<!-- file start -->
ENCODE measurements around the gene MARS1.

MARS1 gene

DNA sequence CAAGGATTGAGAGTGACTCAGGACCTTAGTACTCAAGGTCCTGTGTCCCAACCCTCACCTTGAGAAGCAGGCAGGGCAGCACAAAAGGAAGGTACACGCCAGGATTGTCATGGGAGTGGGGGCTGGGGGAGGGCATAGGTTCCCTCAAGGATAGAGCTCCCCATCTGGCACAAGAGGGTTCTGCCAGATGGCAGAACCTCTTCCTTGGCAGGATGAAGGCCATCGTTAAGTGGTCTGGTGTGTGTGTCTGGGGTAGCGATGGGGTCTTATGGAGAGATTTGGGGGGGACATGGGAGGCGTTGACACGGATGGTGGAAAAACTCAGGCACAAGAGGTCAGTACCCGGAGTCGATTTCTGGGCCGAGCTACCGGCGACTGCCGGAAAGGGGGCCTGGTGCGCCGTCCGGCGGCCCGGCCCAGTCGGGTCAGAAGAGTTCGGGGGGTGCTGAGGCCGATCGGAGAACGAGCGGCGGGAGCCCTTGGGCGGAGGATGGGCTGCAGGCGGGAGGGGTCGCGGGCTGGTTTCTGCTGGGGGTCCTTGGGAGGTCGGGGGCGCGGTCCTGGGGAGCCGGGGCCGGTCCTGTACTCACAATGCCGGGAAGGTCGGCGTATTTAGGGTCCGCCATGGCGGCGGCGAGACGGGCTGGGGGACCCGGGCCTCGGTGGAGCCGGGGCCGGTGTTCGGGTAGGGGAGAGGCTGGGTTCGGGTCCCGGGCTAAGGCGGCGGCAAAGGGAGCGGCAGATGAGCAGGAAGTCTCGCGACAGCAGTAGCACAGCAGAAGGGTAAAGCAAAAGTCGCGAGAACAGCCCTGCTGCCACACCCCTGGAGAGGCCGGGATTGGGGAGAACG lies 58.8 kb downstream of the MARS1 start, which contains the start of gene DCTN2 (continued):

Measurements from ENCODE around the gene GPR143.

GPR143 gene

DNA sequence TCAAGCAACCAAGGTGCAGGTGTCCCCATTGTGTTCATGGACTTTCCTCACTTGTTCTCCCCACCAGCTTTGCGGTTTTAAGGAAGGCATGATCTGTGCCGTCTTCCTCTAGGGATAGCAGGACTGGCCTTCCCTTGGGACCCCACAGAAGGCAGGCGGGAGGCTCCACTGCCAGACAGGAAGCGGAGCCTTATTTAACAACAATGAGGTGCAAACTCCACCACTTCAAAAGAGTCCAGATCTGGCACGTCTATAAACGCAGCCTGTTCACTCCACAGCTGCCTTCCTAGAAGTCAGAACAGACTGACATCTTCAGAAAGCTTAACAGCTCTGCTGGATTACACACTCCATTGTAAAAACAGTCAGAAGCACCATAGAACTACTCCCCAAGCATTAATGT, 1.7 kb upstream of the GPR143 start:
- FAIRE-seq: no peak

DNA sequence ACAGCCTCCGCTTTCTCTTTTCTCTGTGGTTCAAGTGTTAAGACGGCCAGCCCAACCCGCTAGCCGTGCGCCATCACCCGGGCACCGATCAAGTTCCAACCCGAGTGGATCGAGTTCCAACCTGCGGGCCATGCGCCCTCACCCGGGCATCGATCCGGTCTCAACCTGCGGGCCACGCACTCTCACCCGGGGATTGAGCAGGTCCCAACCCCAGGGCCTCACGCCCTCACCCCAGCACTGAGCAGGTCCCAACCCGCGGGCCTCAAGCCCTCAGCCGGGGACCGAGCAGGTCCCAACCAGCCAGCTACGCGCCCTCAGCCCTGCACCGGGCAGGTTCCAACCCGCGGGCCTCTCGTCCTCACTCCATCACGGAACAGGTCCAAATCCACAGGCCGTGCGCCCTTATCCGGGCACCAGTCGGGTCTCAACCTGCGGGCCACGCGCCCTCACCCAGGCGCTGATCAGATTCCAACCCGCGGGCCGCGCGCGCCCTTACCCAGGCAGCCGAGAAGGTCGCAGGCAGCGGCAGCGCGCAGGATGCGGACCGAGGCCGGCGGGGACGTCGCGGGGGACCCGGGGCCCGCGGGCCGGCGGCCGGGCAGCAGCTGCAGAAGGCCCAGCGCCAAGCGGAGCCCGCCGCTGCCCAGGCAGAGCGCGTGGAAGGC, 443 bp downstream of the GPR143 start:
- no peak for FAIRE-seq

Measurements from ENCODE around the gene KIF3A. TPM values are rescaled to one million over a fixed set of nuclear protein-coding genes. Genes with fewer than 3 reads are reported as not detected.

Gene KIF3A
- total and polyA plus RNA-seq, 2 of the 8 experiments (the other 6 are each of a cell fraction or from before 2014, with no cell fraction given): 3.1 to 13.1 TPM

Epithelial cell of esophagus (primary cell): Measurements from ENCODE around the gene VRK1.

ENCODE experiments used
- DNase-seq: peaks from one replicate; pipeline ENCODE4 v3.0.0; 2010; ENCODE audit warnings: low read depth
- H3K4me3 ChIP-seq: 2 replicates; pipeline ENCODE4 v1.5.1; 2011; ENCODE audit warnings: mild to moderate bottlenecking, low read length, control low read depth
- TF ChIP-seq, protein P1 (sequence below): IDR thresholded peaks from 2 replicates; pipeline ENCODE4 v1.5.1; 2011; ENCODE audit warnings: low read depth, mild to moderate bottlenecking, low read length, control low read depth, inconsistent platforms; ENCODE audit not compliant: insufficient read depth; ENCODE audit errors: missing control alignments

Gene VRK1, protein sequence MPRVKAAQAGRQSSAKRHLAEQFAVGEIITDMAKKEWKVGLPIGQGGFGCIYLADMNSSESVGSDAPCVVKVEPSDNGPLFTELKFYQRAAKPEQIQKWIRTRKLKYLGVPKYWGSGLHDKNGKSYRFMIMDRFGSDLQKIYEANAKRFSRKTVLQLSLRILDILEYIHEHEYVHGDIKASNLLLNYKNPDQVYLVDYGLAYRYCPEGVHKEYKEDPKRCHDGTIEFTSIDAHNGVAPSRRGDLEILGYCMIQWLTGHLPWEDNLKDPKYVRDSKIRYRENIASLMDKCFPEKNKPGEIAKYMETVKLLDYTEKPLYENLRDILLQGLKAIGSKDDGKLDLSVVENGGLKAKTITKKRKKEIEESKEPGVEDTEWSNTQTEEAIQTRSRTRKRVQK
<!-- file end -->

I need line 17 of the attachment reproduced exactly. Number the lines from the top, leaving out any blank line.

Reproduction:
- TF ChIP-seq, protein P1 (sequence below): IDR thresholded peaks from 2 replicates; pipeline ENCODE4 v1.5.1; 2011; ENCODE audit warnings: low read depth, mild to moderate bottlenecking, low read length, control low read depth, inconsistent platforms; ENCODE audit not compliant: insufficient read depth; ENCODE audit errors: missing control alignments